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Serial offender Mark David John Franklin receives second sentence of preventive detention

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Mark David John Franklin was sent to the High Court at Whangārei for sentencing.

This article deals with the issue of sexual assault and may be distressing for some readers.

A serial sexual and violent offender, whose victims include a brother and sister, has been given a second open-ended jail sentence after a judge said he would remain a risk to the community “for years to come”.

Mark David John Franklin, 36, has a history of sexual and violent crimes dating back to 2008, when he was 20 years old.

In that year, he raped a 17-year-old woman who refused to start a sexual relationship with him. He was sentenced to eight years in prison.

In 2017, he kidnapped and violently assaulted another woman, and received preventive detention – an open-ended jail term designed to protect the community from high-risk violent or sexual offenders.

The courts have been told that during the kidnapping, Franklin removed the woman’s shorts and threatened to cut her underwear off with a fishing knife. In a separate incident, he put his hands around her throat and threw her on to a bed.

However, in 2018, the Court of Appeal quashed the preventive detention sentence and imposed a finite sentence of three years and two and a half months. Franklin was released in 2020.

What the Court of Appeal judges did not know was that Franklin had also offended against the kidnapping victim’s younger brother two years before he assaulted her – crimes that did not come to light until much later.

Last year, a jury found him guilty of indecent assault and sexual violation of the brother in 2015, when the boy was 13 years old.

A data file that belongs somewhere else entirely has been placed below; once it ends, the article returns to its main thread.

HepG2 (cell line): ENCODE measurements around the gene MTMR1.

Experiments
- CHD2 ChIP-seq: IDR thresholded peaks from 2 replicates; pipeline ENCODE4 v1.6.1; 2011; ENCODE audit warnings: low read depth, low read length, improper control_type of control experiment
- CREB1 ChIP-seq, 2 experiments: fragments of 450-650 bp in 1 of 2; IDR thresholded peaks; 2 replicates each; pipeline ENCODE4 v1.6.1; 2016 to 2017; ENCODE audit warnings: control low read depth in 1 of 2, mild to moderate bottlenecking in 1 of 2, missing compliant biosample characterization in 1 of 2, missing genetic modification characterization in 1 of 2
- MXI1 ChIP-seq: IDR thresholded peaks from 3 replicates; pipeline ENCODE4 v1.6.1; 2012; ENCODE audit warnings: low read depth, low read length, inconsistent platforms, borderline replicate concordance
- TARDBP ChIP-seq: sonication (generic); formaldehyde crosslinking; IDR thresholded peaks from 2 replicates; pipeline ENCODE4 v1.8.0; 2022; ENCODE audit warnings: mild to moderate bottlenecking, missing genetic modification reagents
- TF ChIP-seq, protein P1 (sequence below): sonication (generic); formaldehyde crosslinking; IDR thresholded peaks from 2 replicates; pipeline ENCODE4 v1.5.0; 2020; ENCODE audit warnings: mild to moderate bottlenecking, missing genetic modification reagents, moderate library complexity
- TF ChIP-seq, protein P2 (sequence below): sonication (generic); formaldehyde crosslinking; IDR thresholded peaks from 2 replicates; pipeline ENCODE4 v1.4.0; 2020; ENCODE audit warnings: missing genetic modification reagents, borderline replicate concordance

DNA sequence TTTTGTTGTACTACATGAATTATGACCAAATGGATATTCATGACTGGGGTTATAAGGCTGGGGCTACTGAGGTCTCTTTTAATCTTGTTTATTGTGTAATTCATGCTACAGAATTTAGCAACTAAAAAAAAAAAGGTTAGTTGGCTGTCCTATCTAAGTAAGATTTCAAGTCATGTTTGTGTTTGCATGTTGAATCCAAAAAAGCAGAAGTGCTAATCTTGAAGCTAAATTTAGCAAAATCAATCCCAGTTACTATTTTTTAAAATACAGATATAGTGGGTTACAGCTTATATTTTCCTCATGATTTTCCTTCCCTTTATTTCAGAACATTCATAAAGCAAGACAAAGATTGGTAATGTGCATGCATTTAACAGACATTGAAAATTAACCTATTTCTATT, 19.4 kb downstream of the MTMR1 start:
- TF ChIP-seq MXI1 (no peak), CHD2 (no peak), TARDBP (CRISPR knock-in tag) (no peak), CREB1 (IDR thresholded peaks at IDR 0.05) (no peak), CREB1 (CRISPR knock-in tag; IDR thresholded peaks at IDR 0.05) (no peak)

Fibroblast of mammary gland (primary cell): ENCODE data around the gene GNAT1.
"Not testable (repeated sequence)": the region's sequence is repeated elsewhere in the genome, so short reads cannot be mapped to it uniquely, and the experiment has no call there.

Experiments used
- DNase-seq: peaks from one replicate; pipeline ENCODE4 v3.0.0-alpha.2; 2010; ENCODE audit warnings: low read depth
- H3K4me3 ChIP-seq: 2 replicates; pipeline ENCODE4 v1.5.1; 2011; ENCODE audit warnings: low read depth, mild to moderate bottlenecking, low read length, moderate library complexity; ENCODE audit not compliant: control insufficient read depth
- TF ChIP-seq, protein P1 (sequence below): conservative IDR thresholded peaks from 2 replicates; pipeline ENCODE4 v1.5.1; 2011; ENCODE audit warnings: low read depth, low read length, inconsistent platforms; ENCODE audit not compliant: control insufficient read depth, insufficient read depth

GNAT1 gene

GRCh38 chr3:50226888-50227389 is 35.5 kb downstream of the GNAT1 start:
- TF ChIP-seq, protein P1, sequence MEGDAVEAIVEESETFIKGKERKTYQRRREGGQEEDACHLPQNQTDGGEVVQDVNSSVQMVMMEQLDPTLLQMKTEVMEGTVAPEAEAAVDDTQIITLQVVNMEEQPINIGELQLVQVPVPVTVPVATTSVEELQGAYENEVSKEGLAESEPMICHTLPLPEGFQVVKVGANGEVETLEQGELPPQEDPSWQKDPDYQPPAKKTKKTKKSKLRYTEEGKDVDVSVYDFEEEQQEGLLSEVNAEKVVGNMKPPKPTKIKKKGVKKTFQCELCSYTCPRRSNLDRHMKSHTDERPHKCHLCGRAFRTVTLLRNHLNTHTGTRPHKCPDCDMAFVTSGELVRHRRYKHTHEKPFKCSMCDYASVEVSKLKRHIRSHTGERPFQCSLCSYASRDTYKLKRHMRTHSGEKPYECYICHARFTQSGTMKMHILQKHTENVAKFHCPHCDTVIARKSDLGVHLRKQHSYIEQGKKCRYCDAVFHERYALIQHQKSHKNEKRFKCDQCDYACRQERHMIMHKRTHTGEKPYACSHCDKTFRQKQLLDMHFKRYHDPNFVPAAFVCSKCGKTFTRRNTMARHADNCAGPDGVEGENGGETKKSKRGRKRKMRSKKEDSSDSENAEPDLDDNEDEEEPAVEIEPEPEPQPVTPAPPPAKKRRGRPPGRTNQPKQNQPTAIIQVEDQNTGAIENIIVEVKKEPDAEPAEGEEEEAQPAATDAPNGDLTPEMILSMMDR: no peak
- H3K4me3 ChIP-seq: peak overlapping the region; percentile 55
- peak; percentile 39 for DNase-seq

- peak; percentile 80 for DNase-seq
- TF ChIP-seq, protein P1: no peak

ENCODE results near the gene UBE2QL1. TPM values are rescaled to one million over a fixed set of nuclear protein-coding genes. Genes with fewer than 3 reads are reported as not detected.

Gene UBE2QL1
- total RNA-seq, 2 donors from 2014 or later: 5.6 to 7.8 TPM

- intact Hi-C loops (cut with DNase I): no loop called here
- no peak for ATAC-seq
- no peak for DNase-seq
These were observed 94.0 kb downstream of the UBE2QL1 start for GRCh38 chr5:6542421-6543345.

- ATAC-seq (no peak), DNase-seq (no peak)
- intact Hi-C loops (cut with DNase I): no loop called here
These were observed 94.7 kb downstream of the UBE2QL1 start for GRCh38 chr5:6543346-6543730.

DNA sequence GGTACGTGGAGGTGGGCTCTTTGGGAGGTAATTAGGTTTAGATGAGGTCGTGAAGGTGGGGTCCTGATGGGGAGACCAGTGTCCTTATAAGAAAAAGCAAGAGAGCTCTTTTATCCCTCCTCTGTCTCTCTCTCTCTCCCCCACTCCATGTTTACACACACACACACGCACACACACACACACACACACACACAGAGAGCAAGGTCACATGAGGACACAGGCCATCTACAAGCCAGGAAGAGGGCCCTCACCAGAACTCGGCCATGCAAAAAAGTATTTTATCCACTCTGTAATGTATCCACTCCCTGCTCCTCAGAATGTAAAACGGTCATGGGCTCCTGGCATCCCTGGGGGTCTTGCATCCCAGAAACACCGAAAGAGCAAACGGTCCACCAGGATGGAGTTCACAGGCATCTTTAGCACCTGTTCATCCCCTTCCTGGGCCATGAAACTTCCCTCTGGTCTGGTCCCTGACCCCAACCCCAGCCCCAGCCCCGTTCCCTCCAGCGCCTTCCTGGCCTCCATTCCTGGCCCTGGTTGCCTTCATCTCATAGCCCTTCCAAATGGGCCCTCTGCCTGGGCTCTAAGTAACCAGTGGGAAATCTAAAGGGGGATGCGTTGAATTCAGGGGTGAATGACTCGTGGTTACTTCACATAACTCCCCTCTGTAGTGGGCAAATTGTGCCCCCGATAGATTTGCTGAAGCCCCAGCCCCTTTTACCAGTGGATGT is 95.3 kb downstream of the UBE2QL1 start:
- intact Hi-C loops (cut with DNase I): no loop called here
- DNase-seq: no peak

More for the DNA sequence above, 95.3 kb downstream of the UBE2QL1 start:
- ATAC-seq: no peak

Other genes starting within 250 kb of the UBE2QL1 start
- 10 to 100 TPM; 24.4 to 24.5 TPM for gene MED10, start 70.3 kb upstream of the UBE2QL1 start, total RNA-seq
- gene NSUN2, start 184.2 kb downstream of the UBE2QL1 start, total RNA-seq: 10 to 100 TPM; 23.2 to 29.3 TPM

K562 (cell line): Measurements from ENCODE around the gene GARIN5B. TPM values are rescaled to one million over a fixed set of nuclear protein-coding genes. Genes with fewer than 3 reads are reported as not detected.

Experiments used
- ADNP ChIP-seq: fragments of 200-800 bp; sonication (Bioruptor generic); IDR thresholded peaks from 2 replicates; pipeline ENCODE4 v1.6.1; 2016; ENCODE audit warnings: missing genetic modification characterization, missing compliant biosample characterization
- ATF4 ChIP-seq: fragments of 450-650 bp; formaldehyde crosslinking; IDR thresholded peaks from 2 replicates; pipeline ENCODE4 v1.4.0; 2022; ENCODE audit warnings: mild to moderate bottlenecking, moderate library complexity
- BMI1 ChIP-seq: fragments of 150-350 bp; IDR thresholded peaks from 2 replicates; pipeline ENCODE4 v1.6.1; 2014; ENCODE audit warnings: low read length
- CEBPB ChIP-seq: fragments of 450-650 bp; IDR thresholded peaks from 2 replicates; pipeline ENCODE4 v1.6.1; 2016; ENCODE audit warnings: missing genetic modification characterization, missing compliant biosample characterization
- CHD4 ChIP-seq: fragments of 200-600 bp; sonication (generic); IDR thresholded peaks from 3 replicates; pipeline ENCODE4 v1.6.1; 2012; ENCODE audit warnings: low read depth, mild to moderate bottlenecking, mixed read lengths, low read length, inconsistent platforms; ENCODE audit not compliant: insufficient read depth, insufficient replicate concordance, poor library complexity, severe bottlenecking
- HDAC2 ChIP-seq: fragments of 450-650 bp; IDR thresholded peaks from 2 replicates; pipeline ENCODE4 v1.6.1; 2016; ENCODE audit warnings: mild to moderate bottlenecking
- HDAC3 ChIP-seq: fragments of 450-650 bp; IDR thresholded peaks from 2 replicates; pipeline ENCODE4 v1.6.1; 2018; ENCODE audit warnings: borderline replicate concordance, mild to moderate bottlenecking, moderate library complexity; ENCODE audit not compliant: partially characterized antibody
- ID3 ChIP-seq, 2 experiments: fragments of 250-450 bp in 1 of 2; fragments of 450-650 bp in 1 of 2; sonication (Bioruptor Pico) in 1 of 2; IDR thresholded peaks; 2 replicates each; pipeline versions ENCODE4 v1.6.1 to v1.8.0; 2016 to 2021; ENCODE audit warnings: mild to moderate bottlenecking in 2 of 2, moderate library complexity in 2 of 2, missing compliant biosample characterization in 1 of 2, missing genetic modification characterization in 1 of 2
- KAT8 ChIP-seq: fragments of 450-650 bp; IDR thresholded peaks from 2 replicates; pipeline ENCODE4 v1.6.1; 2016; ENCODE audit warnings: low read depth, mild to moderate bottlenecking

That offending happened less than three months after Franklin was released from prison for the 2008 offending.

Franklin was referred to the High Court at Whangārei for sentencing for the 2015 offending against the boy.

Justice Timothy Brewer imposed a preventive detention sentence.

The preventive detention sentence means Franklin will be released only when the Parole Board believes he is no longer an undue risk. He will be recallable to prison for life.

Justice Brewer imposed a minimum term of imprisonment of five years and 10 months.

He said the boy had been unable to disclose Franklin’s offending against him for years, and still suffered “significant consequences”.

“I have read his victim impact statement. He has been diagnosed with complex post-traumatic stress disorder and takes medication for ongoing anxiety and depression,” Justice Brewer said.

“You have damaged [him] significantly.”

He said the boy had tried self-medicating with alcohol and cigarettes, engaged in self-harm, and left high school as soon as he turned 16 as he was struggling with the academic load.

The judge said a psychiatrist and a psychologist had assessed Franklin as having a significant risk of committing serious offences in the future.

“You are now, and will be for years to come, a significant risk to the community.”

This was despite Franklin engaging with a number of therapeutic programmes.

Justice Brewer said that had he not imposed preventive detention, he would have sentenced Franklin to a jail term of eight years and nine months.

“I need to protect the community,” he said.

Ric Stevens spent many years working for the former New Zealand Press Association news agency, including as a political reporter at Parliament, before holding senior positions at various daily newspapers. He joined NZME’s Open Justice team in 2022 and is based in Hawke’s Bay. His writing in the crime and justice sphere is informed by four years of front-line experience as a probation officer.



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